Unauthorised item in the bagging area

Wednesday, 31 December 2014

Year's End

Here's a round up of a few things from 2014 as the year dribbles to its conclusion. I missed this from earlier this year; a Beyond The Wizard's Sleeve re-imagining of New Energy, in three phases- some 60s backwards psychedelia followed by the more familiar beat driven techno and then the wonderful drone section. There's loads more Avery stuff, remixes, radio sessions and so on, at his Soundcloud page.

There's also the trippy Roman Flugel remix of All I Need which has all the right things in all the right places.

Underworld's dubnobasswithmyheadman was 20 years old and the re-issued box set was 2014's possibly best bet if you were buying just one big box of music you already own. It cemented in my mind the view that dubnobass... was the best album of the 90s. This video was chosen by the band as the winner in a competition.

The stand out music book of 2014 was Viv Albertine's autobiography Clothes, Clothes, Clothes, Music, Music, Music, Boys, Boys, Boys. Totally honest, warm and funny, uncomfortable in parts but fascinating and written entirely in the present tense which gave it real immediacy. If you haven't read it, you should read it.

And I'm just beginning to listen to FKA Twigs. There's something going on here...

Tuesday, 30 December 2014

Fairplay And Bratley

Here's a couple of recent things from the Scrutton Street Axis, both tracks from the house music end of things and both a tad spooky. Craig Bratley's Beat On The Drum has some deep, repetitive techno with a robotic voice and a very freaky,disturbing video.

Timothy J Fairplay has posted the demo of another Junior Fairplay tune on Soundcloud, Faxes From The Future (winner of the most retro-futurist song title award 2014). An early 90s breakbeat, one fingered keys, disembodied voices, oscillating noises. I'm really hoping that there's going to be a Junior Fairplay album.

Monday, 29 December 2014

Chapter And Verse

I got Bernard Sumner's autobiography (Chapter And Verse) for Christmas. I haven't read it yet but have spent some time flicking through it. Bits of it sent me off towards the record collection and to Youtube. Which is where I found this piece of footage from thirty years ago.

January 1984 and The Tube is filmed live from the Hacienda. Onstage are The Factory All Stars who play four songs- 52nd Street's Cool As Ice, ACR's Shack Up and New Order's Confusion (all three together as a medley). Then Joy Division's Love Will Tear Us Apart (sung by Caesar from The Wake). There are way too many people on stage, several singers and a multitude of musicians (including members of The Wake, Quando Quango, ACR, 52nd Street, Bernard from New Order and Marcel King). They all seem to be having a good time and yes, it is a bit shonky but it is very good fun too.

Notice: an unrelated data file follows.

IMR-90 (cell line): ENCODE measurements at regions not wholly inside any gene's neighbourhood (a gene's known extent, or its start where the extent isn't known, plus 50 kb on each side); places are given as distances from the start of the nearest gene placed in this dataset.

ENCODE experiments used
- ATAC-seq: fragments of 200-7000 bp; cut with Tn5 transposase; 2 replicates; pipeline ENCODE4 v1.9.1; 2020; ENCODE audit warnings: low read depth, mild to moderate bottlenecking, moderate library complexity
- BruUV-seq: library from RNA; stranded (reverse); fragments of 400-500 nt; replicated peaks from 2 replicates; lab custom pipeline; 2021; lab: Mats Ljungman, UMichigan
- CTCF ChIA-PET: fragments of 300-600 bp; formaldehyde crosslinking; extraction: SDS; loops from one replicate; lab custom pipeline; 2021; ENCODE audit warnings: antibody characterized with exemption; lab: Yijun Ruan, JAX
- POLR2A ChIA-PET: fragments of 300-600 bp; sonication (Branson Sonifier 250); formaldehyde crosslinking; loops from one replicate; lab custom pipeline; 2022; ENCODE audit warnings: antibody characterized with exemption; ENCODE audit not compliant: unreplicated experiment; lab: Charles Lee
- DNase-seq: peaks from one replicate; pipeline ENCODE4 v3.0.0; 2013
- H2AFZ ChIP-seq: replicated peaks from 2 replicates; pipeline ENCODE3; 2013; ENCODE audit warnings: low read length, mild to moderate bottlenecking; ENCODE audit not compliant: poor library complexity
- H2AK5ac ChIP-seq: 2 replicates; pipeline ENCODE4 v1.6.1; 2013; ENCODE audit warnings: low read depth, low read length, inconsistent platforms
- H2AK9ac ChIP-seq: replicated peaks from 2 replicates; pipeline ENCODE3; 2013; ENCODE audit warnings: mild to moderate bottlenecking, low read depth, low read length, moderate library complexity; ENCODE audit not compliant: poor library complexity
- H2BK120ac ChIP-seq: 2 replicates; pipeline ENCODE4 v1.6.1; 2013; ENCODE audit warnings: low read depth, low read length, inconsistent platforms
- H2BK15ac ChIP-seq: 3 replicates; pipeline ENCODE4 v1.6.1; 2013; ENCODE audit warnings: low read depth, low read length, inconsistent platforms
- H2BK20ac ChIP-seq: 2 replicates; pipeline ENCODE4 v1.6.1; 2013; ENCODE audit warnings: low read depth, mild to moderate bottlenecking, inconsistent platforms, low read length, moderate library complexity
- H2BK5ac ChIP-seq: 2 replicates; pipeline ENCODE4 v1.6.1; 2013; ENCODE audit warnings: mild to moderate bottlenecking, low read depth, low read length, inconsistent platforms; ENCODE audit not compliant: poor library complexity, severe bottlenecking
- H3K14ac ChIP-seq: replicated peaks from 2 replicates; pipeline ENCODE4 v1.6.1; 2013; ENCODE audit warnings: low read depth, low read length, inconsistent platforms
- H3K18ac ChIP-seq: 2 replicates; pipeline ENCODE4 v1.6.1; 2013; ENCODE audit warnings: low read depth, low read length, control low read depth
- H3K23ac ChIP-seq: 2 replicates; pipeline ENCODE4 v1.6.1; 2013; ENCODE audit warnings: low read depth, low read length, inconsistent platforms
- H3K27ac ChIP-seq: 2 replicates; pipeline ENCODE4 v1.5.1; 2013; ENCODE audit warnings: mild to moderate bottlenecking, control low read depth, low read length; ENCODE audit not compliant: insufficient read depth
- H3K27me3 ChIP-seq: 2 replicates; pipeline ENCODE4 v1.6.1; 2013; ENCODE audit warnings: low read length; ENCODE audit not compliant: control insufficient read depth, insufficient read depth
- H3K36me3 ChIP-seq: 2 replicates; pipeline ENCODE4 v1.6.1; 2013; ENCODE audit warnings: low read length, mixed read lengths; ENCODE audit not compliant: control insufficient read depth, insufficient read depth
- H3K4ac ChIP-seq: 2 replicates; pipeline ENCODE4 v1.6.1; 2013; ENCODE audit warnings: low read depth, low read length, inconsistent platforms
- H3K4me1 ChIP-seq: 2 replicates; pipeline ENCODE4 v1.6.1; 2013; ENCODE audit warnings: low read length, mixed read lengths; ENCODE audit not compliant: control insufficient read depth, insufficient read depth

Later on the same evening and also on The Tube a young lady called Madonna will make her first British TV appearance, miming and dancing. There is a story that Peter Hook offered her some cash to dance in the dressing room but I'm sure that's not true.

Sunday, 28 December 2014


A Man Called Adam's sunset hour Balearic house-inflected songs, their best stuff at any rate, are a treat at any time of year. Here in northern England we currently have cold, with some snow, sleet and all sorts of wintry stuff. Mr Andrew Weatherall, mentioned once or twice in these parts, did several remixes of A Man Called Adam's Chrono Psionic Interface. The Godiva and Dodivor remixes are both very good, long and lush and spacey. Embarrassingly I bought a five track 12" vinyl ep in Chorlton's King Bee records a few months ago and got home to find I had all the mixes on one or another 12" singles already. Now I've got them with a slightly different cover, which isn't a bad thing I suppose.

CPI (Godiva Mix)

Lady Godiva performed a naked protest against regressive taxation of the workers. Today this would wind you up in prison rather than celebrated in a pre-Raphaelite painting.

This afternoon and tonight we are at a family party, twenty seven of us in total, ranging in age from a few months old up to ninety five. The chances are someone will fall out with somebody.

Saturday, 27 December 2014

Meanwhile In The Real Pop Music World

I had a conversation with a colleague at my works Christmas do who didn't know who Joe Strummer was ('oh yeah' he said when I told him Joe was in The Clash, 'they did that song I Bought The Law didn't they?' I think I did an actual facepalm). I looked at my 2014 List as I was typing it and thought 'is this deliberately obtuse?' So today I'm doing music from the real world in 2014.

Hideaway by Keisza is ace, with that massive early 90s bass drop and one take video.

You'd have to have a heart of stone not to find something about Pharrell's smash Happy not to like. Except that you may have heard it once too often by now.

And here's yet another class Beyonce tune (shame about the silly Jay Z rap in the middle which adds nothing and actually detracts from the song). This came out at the tail end of 2013 but I've heard it repeatedly this year and always enjoy it.